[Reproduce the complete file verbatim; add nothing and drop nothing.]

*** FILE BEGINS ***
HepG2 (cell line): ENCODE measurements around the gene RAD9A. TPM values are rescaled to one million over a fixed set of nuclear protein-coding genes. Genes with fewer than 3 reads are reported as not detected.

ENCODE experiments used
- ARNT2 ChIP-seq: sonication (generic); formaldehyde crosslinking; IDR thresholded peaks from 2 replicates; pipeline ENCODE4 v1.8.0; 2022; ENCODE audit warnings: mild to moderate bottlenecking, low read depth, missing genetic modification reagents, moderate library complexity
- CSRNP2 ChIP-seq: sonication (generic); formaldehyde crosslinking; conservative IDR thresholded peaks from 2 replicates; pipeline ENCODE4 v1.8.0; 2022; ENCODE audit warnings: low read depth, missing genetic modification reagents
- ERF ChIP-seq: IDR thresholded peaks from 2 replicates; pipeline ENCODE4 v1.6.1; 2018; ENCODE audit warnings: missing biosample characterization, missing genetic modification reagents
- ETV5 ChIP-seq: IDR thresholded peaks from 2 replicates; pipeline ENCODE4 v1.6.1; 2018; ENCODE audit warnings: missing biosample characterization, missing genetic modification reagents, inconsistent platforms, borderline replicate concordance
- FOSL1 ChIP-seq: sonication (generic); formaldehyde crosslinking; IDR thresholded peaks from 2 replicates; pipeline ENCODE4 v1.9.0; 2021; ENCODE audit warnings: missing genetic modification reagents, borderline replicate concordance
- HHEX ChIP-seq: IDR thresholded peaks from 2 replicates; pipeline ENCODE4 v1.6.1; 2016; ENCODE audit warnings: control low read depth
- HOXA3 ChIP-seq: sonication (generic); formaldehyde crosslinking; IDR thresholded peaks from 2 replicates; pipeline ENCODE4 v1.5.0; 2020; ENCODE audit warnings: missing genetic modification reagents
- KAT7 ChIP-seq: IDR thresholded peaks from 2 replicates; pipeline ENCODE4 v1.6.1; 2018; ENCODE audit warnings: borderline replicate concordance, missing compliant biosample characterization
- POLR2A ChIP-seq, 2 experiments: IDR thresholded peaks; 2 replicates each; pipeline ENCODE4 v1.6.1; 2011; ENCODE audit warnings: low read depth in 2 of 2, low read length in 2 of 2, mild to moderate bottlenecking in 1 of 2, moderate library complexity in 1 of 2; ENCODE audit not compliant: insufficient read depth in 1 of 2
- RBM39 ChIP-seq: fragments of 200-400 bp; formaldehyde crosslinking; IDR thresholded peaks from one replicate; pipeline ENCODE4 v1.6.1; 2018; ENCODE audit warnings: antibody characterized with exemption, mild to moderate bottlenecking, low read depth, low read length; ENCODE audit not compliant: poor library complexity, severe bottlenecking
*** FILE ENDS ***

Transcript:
HepG2 (cell line): ENCODE measurements around the gene RAD9A. TPM values are rescaled to one million over a fixed set of nuclear protein-coding genes. Genes with fewer than 3 reads are reported as not detected.

ENCODE experiments used
- ARNT2 ChIP-seq: sonication (generic); formaldehyde crosslinking; IDR thresholded peaks from 2 replicates; pipeline ENCODE4 v1.8.0; 2022; ENCODE audit warnings: mild to moderate bottlenecking, low read depth, missing genetic modification reagents, moderate library complexity
- CSRNP2 ChIP-seq: sonication (generic); formaldehyde crosslinking; conservative IDR thresholded peaks from 2 replicates; pipeline ENCODE4 v1.8.0; 2022; ENCODE audit warnings: low read depth, missing genetic modification reagents
- ERF ChIP-seq: IDR thresholded peaks from 2 replicates; pipeline ENCODE4 v1.6.1; 2018; ENCODE audit warnings: missing biosample characterization, missing genetic modification reagents
- ETV5 ChIP-seq: IDR thresholded peaks from 2 replicates; pipeline ENCODE4 v1.6.1; 2018; ENCODE audit warnings: missing biosample characterization, missing genetic modification reagents, inconsistent platforms, borderline replicate concordance
- FOSL1 ChIP-seq: sonication (generic); formaldehyde crosslinking; IDR thresholded peaks from 2 replicates; pipeline ENCODE4 v1.9.0; 2021; ENCODE audit warnings: missing genetic modification reagents, borderline replicate concordance
- HHEX ChIP-seq: IDR thresholded peaks from 2 replicates; pipeline ENCODE4 v1.6.1; 2016; ENCODE audit warnings: control low read depth
- HOXA3 ChIP-seq: sonication (generic); formaldehyde crosslinking; IDR thresholded peaks from 2 replicates; pipeline ENCODE4 v1.5.0; 2020; ENCODE audit warnings: missing genetic modification reagents
- KAT7 ChIP-seq: IDR thresholded peaks from 2 replicates; pipeline ENCODE4 v1.6.1; 2018; ENCODE audit warnings: borderline replicate concordance, missing compliant biosample characterization
- POLR2A ChIP-seq, 2 experiments: IDR thresholded peaks; 2 replicates each; pipeline ENCODE4 v1.6.1; 2011; ENCODE audit warnings: low read depth in 2 of 2, low read length in 2 of 2, mild to moderate bottlenecking in 1 of 2, moderate library complexity in 1 of 2; ENCODE audit not compliant: insufficient read depth in 1 of 2
- RBM39 ChIP-seq: fragments of 200-400 bp; formaldehyde crosslinking; IDR thresholded peaks from one replicate; pipeline ENCODE4 v1.6.1; 2018; ENCODE audit warnings: antibody characterized with exemption, mild to moderate bottlenecking, low read depth, low read length; ENCODE audit not compliant: poor library complexity, severe bottlenecking